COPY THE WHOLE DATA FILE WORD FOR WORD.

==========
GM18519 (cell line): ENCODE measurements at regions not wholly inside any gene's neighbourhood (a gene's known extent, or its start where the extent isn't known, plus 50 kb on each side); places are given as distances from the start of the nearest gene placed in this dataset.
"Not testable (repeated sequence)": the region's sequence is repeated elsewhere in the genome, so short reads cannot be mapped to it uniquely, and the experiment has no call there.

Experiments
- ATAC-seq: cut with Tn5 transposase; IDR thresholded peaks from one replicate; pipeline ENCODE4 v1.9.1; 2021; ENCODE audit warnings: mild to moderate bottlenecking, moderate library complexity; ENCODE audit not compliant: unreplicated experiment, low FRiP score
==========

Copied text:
GM18519 (cell line): ENCODE measurements at regions not wholly inside any gene's neighbourhood (a gene's known extent, or its start where the extent isn't known, plus 50 kb on each side); places are given as distances from the start of the nearest gene placed in this dataset.
"Not testable (repeated sequence)": the region's sequence is repeated elsewhere in the genome, so short reads cannot be mapped to it uniquely, and the experiment has no call there.

Experiments
- ATAC-seq: cut with Tn5 transposase; IDR thresholded peaks from one replicate; pipeline ENCODE4 v1.9.1; 2021; ENCODE audit warnings: mild to moderate bottlenecking, moderate library complexity; ENCODE audit not compliant: unreplicated experiment, low FRiP score